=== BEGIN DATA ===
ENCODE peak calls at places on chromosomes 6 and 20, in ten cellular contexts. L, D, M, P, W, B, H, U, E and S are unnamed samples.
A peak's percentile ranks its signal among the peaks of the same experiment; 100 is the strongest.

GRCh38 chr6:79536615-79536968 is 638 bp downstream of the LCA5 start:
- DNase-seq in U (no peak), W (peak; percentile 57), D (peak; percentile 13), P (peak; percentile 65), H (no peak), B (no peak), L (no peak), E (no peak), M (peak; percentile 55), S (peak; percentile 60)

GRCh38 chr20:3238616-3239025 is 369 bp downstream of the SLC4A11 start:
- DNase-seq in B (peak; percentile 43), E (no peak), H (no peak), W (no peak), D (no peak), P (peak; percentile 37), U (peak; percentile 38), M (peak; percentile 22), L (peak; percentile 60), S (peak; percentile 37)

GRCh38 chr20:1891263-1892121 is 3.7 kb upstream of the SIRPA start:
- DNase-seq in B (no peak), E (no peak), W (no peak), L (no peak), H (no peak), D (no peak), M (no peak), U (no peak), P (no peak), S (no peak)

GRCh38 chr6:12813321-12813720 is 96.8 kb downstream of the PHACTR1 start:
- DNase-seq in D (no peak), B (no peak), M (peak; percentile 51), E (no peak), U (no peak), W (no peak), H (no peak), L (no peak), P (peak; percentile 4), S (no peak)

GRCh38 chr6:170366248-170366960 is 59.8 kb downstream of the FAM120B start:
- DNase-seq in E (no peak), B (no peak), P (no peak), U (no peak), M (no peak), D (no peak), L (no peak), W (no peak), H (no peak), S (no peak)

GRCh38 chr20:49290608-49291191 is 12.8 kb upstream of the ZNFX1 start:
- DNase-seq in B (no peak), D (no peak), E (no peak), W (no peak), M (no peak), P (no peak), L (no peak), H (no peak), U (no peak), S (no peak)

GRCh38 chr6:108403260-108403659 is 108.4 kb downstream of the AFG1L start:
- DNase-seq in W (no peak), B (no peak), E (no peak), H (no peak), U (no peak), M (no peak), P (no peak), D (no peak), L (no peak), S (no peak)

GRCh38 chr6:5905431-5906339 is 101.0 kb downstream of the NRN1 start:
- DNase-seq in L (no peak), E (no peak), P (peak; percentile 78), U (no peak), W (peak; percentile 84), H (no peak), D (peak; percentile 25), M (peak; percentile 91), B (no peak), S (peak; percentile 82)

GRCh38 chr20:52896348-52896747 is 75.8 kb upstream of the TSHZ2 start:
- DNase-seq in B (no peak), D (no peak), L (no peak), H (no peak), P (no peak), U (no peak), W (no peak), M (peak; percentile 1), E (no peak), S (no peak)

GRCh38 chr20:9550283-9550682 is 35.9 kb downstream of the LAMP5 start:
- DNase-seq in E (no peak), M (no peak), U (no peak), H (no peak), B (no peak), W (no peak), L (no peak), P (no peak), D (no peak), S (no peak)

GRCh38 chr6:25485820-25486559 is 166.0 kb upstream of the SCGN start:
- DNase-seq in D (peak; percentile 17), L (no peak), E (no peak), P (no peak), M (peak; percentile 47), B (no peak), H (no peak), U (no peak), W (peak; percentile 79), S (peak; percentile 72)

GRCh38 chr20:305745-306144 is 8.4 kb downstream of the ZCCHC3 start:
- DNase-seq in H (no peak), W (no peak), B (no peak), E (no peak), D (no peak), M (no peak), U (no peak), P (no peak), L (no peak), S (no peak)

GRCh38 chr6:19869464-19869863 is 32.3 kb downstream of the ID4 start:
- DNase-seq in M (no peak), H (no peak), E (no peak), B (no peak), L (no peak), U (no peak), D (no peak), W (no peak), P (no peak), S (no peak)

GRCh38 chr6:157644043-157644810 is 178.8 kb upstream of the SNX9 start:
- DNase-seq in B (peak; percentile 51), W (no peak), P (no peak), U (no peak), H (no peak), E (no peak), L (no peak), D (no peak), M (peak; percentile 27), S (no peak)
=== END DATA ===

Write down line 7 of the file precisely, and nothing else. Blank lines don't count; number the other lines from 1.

GRCh38 chr20:1891263-1892121 is 3.7 kb upstream of the SIRPA start: